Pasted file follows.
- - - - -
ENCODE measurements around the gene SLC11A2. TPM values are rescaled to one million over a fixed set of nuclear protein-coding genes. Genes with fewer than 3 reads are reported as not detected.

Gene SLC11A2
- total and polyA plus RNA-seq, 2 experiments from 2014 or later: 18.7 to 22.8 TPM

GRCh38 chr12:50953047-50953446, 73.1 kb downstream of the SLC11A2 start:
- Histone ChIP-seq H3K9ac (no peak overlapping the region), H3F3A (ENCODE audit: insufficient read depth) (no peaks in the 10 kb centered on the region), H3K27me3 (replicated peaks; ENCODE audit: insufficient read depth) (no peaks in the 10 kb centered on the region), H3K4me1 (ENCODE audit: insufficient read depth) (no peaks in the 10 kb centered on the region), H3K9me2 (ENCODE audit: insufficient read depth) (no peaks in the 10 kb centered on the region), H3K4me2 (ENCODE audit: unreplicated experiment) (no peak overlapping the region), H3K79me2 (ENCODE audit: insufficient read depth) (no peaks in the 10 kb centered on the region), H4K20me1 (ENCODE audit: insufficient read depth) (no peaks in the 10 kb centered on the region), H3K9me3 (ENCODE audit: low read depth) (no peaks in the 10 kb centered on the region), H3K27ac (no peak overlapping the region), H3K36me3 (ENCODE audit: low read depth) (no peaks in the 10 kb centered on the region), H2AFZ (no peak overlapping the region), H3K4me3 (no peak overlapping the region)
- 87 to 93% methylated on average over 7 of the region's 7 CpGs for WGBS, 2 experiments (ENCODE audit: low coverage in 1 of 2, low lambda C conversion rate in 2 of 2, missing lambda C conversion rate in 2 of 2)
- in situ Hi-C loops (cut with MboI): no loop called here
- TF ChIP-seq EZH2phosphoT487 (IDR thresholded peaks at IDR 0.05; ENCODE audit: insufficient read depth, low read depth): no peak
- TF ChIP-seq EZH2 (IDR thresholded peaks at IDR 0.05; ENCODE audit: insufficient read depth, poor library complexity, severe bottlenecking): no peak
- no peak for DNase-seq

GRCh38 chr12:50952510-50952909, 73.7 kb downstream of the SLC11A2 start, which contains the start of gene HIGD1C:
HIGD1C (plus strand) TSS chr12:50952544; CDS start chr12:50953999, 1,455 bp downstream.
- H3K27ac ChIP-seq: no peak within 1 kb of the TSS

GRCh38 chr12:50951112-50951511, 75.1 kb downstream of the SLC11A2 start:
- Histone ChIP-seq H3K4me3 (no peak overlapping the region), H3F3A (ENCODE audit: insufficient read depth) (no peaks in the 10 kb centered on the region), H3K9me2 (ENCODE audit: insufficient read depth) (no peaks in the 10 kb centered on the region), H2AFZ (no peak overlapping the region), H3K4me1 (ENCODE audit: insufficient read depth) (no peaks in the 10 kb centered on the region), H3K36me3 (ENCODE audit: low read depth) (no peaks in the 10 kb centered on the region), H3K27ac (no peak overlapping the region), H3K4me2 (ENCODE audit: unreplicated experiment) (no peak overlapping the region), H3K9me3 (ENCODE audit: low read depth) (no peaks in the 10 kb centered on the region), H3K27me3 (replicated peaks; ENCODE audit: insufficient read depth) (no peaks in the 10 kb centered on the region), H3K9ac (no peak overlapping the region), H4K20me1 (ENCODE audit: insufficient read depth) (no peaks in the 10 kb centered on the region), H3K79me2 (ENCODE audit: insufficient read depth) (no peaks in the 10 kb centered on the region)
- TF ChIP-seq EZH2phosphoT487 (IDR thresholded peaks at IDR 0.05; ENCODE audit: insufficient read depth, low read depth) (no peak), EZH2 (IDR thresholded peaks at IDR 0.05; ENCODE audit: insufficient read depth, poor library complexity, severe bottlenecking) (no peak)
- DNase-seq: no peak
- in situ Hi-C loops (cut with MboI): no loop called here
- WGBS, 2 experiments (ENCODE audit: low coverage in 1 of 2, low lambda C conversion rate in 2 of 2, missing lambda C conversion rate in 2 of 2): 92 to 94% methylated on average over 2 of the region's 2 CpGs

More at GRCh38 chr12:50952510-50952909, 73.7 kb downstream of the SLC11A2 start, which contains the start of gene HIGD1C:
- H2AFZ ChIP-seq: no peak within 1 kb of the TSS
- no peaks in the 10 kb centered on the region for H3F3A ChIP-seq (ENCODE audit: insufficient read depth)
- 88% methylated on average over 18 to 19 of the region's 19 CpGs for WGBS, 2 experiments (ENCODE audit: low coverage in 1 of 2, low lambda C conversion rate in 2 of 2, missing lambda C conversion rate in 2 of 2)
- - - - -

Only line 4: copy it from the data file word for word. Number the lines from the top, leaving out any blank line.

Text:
GRCh38 chr12:50953047-50953446, 73.1 kb downstream of the SLC11A2 start: